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Maestro is wearable input device using the orientation of the finger. Wearable small devices on the finger has been investigated to provide easy access to PC and surrounding environment (NailO, HandSight). Maestro enables user to do pointing and scrolling based on the orientation of the finger and contact between fingers.

Materials

This Instructable was made as part of the CS graduate course "Tangible Interactive Computing" at the University of Maryland, College Park taught by Professor Jon Froehlich. Please see http://cmsc838f-s15.wikispaces.com/ for more details.

Step 1: 3D Printing the Rings

To mount the components in Maestro, rings are used. Download the stl file and print it with 3D printer.

Step 2: Connect IMU Sensor Stick to Arduino

To mount the circuit to the finger, the circuit should be small. Therefore, Arduino Pro Mini is used. Connect the IMU sensor stick to Arduino Pro Mini as shown in the schematic. The detail of using IMU sensor stick is here.

https://github.com/ptrbrtz/razor-9dof-ahrs/wiki/Tutorial

Step 3: Connect Electrodes to Make Touch Sensors

As shown in the schematic above, 3 electrodes are used as a touch sensor. The touch sensor will be used to activate/deactivate the cursor movement and scroll.

Step 4: Upload the Arduino Code

The arduino code computes the orientation of IMU sensor and the proximity of finger to the touch sensor. The code is composite of these two tutorials. See them for detail.

IMU sensor code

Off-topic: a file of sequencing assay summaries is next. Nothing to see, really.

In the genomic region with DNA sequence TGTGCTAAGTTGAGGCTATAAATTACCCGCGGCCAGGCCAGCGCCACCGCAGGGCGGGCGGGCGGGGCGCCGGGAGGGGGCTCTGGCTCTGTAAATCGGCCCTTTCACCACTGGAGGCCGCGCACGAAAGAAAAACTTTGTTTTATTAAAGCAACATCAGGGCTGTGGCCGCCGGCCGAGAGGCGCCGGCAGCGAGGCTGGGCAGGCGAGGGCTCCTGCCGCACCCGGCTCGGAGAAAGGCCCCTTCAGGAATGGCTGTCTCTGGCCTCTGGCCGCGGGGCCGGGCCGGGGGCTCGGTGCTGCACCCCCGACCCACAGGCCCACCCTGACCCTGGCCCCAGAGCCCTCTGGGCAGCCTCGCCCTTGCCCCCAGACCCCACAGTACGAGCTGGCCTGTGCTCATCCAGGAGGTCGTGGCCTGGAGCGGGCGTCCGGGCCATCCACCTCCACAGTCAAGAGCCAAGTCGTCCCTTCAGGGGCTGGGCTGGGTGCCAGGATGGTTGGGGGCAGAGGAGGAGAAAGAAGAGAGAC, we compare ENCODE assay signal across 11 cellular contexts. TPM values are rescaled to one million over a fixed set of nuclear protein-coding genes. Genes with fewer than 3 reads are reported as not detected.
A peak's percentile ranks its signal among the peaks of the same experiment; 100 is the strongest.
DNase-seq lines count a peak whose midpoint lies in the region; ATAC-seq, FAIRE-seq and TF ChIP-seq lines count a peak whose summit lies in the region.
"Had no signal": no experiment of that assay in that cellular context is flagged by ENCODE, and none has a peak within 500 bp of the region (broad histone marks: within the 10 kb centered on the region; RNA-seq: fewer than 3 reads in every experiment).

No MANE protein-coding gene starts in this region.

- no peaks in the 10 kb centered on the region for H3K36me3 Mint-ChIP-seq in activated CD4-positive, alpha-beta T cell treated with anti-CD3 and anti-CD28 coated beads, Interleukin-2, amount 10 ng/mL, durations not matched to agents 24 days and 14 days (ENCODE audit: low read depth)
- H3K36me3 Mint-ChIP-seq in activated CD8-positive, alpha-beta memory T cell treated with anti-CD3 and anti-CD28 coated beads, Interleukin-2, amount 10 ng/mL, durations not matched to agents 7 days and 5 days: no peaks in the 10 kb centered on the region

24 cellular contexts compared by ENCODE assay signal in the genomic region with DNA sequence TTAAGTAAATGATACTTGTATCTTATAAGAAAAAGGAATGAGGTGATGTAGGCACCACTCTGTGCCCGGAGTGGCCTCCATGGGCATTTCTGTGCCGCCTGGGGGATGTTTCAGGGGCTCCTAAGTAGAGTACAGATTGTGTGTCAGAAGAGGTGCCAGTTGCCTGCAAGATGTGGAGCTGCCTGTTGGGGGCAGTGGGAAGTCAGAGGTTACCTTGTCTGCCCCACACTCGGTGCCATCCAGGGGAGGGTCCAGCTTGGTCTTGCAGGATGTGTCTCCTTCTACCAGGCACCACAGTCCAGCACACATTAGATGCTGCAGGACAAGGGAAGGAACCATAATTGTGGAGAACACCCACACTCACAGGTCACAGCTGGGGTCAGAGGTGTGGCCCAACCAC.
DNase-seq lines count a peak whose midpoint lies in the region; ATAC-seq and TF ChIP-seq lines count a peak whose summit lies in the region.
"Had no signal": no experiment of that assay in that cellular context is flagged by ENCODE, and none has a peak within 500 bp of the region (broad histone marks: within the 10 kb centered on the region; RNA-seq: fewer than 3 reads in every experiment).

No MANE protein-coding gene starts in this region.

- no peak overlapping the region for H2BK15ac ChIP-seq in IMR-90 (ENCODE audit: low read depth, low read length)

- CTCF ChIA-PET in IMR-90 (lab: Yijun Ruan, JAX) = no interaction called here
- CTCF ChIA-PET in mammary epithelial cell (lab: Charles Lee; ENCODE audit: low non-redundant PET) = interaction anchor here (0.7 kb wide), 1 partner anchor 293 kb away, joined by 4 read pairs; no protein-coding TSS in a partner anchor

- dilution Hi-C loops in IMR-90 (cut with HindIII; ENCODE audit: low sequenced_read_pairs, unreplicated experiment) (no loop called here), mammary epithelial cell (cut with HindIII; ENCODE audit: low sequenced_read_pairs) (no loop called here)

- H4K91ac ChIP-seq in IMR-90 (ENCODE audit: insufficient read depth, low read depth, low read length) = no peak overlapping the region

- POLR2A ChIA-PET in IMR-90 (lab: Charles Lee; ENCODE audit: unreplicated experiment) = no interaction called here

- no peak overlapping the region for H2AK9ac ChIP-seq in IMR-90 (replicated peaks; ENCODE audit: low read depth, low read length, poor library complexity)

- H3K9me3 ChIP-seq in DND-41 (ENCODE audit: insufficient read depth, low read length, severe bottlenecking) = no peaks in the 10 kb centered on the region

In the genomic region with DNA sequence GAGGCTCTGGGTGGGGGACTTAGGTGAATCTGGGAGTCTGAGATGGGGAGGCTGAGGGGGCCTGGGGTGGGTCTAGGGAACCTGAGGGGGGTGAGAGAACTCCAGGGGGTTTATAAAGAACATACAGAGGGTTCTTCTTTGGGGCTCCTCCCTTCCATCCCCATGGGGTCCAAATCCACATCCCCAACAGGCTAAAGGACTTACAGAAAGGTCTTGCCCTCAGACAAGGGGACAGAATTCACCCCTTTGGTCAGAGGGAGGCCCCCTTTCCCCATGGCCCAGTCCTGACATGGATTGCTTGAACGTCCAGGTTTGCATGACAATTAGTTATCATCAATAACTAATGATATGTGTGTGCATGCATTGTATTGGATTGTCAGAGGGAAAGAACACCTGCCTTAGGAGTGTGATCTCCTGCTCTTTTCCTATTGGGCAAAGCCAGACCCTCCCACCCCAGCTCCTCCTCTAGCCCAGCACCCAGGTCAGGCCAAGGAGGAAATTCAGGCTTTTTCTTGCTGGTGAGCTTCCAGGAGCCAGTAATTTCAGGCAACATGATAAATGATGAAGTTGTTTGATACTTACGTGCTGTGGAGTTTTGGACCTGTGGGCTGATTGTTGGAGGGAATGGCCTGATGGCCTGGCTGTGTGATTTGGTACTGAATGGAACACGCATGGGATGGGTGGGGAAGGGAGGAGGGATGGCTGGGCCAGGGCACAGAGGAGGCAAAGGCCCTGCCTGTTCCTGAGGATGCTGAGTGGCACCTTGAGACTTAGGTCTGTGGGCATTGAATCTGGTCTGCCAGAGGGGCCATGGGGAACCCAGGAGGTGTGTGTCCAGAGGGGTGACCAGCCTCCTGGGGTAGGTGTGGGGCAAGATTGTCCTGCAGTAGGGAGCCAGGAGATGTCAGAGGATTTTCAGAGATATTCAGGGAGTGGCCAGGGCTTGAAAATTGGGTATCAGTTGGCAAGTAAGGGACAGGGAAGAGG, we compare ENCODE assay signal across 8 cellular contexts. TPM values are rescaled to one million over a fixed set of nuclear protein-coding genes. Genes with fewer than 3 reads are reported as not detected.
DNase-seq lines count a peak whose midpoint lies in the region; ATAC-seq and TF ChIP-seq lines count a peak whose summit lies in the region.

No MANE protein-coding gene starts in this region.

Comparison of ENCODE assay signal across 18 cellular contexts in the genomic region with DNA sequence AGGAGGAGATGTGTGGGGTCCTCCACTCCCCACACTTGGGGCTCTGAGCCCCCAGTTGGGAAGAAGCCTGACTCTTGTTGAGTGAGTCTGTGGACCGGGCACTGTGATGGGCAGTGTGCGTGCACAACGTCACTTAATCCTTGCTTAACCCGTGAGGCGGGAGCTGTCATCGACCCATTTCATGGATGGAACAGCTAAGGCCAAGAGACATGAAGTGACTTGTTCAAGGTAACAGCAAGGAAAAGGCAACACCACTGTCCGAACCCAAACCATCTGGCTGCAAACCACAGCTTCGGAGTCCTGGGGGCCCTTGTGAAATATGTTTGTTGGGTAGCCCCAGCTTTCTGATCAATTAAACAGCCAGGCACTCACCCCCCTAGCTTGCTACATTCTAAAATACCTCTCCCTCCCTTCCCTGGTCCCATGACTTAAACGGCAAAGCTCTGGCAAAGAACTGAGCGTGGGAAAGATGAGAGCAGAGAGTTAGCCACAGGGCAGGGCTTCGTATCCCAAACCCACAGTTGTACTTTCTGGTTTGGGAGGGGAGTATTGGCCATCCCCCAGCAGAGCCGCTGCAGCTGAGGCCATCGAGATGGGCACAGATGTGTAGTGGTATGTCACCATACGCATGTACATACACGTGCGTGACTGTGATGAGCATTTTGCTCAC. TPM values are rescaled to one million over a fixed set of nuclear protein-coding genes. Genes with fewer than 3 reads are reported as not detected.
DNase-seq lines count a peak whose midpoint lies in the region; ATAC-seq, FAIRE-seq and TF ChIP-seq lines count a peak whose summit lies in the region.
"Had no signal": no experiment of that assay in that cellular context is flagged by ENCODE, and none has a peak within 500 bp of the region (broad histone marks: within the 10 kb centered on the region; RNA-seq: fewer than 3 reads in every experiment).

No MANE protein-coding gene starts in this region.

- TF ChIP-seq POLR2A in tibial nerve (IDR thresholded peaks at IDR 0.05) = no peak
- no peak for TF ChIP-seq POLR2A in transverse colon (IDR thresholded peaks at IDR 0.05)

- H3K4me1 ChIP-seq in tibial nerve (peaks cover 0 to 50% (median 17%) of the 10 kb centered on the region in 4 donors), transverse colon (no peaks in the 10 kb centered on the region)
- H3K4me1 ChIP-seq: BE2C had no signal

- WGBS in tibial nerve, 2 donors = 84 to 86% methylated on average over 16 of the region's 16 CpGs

https://github.com/ptrbrtz/razor-9dof-ahrs/wiki/Tu...

Touch sensor code

http://playground.arduino.cc/Main/CapacitiveSensor...

Step 5: Putting It All Together

Put all electrical components as shown in the figure in the previous step.

Step 6: Install the Mouse Event Injection Code

You can download the mouse event injection code from the github repository.

https://github.com/jhong12/FP_Maestro

In the repository, the java project named JavaBrowser is the mouse event injection program.

Step 7: Check the Serial Port and Set It in the JavaBrowser Code

The final step is changing the port name in the JavaBrowser code. Open the Arduino program and check what is the name of serial port connected to Arduino.

Find the line

CommPortIdentifier portIdentifier = CommPortIdentifier.getPortIdentifier("/dev/tty.usbserial-AE01COQ2");

in the JavaBrowser.java and change the parameter to the name of your serial port.

Step 8: Try It!

That's it. You can try Maestro.

<p>Can I use this sensor like a substitute of the 9axis 9DOF IMU Sensor Breakout Board Module Gyroscope Compass for Arduino?</p><p>http://www.amazon.in/Sensor-Breakout-Gyroscope-Compass-Arduino/dp/B01KT7XCKS?tag=googinhydr18418-21</p>
<p>i m confused where to join the USB cable to connect it with pc........................ive seen following comments ...u guys dont answer our question thats really bad......i request u to solve our queries as soon as possible.</p>
Great instructable.<br>I have a question:<br>Can I use this sensor like a substitute of the 9DOF IMU sensor?<br><br>http://pages.ebay.com/link/?nav=item.view&amp;id=310513793857&amp;alt=web
Which other component I can use as a substitute of 9DOF IMU sensor stick
<p>I don't see anywhere to plug in a USB, was the original sensor 9DOF IMU sensor stick modified? The one I'm trying to buy does not have a USB port, same with the Arduino Pro Mini.</p>
<p>this is really cool can't wait to see more like this</p>
<p>Very interesting project, thank you for sharing it here!</p>
<p>Thank you!</p>
good inspiration. would love to buy the finished product together with an asp.net api making it accessible more dev
<p>Thank you!</p>
<p>What is holding the resistors, the jump wires to the arduino board, and the wires connecting the electrodes together? It looks like a conductive gel</p>
<p>The resistors and wires are soldered and covered by silicone extruded from the glue gun. The bare connecting part is weak, so the silicone make it stronger. The electrodes are attached to transparent tape.</p>

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